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    ABSTRACT: The homeoprotein Engrailed (Engrailed-1/Engrailed-2, collectively En1/2) is not only a survival factor for mesencephalic dopaminergic (mDA) neurons during development, but continues to exert neuroprotective and physiological functions in adult mDA neurons. Loss of one En1 allele in the mouse leads to progressive demise of mDA neurons in the ventral midbrain starting from 6weeks of age. These mice also develop Parkinson disease-like motor and non-motor symptoms. The characterization of En1 heterozygous mice have revealed striking parallels to central mechanisms of Parkinson disease pathogenesis, mainly related to mitochondrial dysfunction and retrograde degeneration. Thanks to the ability of homeoproteins to transduce cells, En1/2 proteins have also been used to protect mDA neurons in various experimental models of Parkinson disease. This neuroprotection is partly linked to the ability of En1/2 to regulate the translation of certain nuclear-encoded mitochondrial mRNAs for complex I subunits. Other transcription factors that govern mDA neuron development (e.g. Foxa1/2, Lmx1a/b, Nurr1, Otx2, Pitx3) also continue to function for the survival and maintenance of mDA neurons in the adult and act through partially overlapping but also diverse mechanisms.
    Full-text · Article · Oct 2015 · FEBS letters
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    • "Comparable reads were obtained in WT and En1+/À mice with 989 differentially expressed genes (p < 0.05) (Figure S1A; Table S1). Analysis was performed on 6-week-old animals when all neurons are still present in the in En1+/À mice (Sonnier et al., 2007). Pathway Studio Ontology (gene set enrichment analysis, Pathway Studio software ) indicates that the three most represented and significant groups are DNA repair (p = 0.002), chromatin remodeling (p = 0.004), and transcription factors (p = 0.007); Cell Process Pathways analysis also revealed differential apoptosis regulation genes (p = 0.01) (Figure S1B). "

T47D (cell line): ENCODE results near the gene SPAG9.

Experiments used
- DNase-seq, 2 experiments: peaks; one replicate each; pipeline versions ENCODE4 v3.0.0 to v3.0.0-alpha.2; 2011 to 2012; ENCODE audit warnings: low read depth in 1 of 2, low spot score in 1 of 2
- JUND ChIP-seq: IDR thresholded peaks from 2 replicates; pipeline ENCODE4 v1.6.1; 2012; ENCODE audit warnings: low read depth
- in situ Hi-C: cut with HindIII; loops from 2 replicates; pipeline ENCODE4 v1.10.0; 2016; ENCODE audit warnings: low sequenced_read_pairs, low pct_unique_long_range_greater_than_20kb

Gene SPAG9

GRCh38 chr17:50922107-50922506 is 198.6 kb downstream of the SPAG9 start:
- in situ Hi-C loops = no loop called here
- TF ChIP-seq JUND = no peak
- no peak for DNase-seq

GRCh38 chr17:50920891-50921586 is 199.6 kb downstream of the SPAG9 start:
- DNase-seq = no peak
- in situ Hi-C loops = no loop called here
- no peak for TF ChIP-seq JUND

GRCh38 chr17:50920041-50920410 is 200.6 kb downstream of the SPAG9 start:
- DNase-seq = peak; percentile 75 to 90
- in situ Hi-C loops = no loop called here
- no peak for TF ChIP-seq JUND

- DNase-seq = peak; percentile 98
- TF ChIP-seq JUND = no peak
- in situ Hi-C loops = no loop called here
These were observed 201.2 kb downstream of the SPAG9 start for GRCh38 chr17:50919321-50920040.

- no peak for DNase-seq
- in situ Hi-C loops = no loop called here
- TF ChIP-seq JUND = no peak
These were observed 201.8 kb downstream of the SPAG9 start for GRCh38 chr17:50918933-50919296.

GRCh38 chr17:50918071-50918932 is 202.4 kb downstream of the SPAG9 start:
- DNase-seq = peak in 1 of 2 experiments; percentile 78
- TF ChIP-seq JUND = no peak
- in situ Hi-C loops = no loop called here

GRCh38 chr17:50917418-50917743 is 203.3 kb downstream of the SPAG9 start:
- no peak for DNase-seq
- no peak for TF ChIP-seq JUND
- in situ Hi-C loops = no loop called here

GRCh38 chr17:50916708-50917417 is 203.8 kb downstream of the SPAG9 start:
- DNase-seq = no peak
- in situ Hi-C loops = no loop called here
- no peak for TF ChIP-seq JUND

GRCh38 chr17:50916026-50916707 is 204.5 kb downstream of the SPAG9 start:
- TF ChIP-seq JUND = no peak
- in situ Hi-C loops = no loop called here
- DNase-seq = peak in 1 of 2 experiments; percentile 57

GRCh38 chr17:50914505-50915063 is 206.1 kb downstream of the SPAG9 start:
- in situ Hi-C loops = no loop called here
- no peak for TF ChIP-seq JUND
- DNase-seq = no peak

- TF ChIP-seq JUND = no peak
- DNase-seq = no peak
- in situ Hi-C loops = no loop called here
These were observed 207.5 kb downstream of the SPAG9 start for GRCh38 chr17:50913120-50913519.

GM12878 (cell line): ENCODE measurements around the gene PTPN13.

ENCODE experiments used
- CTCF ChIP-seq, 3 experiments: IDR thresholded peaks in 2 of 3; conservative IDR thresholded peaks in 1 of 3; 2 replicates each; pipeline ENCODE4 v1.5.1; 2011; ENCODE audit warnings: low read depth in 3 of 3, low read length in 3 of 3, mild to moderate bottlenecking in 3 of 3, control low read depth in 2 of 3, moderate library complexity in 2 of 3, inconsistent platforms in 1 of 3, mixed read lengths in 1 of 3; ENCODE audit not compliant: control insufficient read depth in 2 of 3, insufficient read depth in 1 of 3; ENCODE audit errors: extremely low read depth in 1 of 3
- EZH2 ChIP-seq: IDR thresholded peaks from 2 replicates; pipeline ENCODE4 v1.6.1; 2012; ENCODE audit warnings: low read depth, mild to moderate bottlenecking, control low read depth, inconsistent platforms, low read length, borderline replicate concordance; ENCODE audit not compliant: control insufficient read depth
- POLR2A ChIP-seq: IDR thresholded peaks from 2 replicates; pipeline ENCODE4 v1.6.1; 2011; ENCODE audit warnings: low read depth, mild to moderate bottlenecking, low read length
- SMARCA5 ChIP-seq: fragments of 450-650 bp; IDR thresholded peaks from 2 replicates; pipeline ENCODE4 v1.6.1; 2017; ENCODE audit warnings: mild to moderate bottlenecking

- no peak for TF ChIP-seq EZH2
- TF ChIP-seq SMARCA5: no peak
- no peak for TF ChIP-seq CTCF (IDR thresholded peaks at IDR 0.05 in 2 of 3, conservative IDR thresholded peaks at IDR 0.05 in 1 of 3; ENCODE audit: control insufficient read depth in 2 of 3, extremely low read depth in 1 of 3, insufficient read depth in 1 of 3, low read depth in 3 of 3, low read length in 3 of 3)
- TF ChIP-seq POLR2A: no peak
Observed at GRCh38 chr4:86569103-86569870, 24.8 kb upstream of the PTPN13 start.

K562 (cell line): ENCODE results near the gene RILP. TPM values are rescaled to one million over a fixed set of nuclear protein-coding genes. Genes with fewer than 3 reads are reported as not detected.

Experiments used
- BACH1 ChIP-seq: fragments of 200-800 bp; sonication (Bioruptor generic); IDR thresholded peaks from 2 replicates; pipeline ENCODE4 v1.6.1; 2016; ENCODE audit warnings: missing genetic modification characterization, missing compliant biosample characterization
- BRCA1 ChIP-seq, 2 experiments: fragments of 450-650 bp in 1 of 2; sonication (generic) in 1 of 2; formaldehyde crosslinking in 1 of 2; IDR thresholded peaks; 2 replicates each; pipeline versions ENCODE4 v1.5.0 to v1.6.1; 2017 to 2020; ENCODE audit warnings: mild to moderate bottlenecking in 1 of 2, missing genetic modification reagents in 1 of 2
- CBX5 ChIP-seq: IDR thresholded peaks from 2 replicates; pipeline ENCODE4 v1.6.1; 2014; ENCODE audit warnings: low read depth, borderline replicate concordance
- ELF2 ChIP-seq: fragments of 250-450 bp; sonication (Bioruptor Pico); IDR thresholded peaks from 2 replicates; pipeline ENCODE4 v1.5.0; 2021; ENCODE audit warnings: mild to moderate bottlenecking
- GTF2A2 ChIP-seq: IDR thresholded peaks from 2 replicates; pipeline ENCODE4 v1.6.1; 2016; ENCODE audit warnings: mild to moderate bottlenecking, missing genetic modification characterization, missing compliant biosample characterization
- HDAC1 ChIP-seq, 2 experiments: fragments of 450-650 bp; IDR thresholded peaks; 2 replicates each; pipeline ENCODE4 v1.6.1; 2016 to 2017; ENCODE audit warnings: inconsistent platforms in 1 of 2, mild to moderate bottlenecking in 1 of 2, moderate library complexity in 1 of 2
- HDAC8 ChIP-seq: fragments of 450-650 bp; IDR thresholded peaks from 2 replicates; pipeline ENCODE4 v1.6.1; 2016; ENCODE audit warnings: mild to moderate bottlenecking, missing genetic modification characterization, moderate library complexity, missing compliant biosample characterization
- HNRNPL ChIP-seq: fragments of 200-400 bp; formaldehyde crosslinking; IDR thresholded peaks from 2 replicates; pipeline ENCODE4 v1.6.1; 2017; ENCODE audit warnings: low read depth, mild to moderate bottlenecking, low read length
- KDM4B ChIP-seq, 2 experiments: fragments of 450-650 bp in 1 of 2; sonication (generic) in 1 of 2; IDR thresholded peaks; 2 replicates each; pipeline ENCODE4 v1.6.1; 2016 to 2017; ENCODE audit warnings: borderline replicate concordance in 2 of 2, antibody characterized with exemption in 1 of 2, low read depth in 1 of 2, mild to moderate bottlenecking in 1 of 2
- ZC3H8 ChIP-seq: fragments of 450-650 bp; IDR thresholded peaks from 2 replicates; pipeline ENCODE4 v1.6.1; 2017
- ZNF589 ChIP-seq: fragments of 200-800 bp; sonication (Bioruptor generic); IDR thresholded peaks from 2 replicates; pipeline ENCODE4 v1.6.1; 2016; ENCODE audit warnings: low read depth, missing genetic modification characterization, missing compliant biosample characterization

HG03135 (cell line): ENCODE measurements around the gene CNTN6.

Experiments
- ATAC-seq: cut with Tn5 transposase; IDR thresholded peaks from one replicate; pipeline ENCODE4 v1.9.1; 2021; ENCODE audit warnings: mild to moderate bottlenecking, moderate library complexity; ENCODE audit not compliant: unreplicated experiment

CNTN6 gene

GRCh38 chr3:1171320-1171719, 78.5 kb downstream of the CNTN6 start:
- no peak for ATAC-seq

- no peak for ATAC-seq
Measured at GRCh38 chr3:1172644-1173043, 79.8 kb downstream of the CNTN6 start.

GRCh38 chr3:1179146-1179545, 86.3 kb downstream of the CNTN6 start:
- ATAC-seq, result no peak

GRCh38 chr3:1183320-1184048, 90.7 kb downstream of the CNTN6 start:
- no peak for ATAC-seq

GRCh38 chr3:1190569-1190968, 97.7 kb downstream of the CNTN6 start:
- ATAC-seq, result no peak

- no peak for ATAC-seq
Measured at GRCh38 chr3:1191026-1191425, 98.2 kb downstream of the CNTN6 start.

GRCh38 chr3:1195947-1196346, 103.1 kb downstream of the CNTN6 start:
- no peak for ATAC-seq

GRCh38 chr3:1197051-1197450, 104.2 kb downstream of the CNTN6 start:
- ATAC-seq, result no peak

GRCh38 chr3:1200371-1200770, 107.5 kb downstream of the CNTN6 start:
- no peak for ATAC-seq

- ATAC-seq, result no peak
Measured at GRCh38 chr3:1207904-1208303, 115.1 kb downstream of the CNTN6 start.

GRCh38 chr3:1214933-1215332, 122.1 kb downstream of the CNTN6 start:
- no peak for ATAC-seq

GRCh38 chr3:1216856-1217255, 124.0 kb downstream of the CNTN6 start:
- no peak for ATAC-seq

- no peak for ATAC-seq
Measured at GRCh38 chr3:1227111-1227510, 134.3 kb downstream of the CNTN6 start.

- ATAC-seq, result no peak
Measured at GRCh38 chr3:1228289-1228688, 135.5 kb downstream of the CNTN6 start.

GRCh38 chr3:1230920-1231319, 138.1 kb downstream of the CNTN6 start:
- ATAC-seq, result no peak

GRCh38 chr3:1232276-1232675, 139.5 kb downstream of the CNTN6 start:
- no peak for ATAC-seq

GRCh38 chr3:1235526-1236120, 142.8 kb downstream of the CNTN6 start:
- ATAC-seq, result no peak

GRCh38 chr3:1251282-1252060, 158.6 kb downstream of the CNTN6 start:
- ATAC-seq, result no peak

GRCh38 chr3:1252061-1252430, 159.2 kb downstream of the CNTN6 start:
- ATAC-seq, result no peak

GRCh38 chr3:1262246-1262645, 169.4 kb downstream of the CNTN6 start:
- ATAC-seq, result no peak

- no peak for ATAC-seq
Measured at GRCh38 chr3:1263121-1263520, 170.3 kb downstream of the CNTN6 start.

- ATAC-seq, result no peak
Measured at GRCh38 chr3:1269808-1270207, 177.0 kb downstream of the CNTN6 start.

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    ABSTRACT: Engrailed homeoproteins are expressed in adult dopaminergic neurons of the substantia nigra. In Engrailed1 heterozygous mice, these neurons start dying at 6 weeks, are more sensitive to oxidative stress, and progressively develop traits similar to those observed following an acute and strong oxidative stress inflected to wild-type neurons. These changes include DNA strand breaks and the modification (intensity and distribution) of several nuclear and nucleolar heterochromatin marks. Engrailed1 and Engrailed2 are biochemically equivalent transducing proteins previously used to antagonize dopaminergic neuron death in Engrailed1 heterozygous mice and in mouse models of Parkinson disease. Accordingly, we show that, following an acute oxidative stress, a single Engrailed2 injection restores all nuclear and nucleolar heterochromatin marks, decreases the number of DNA strand breaks, and protects dopaminergic neurons against apoptosis.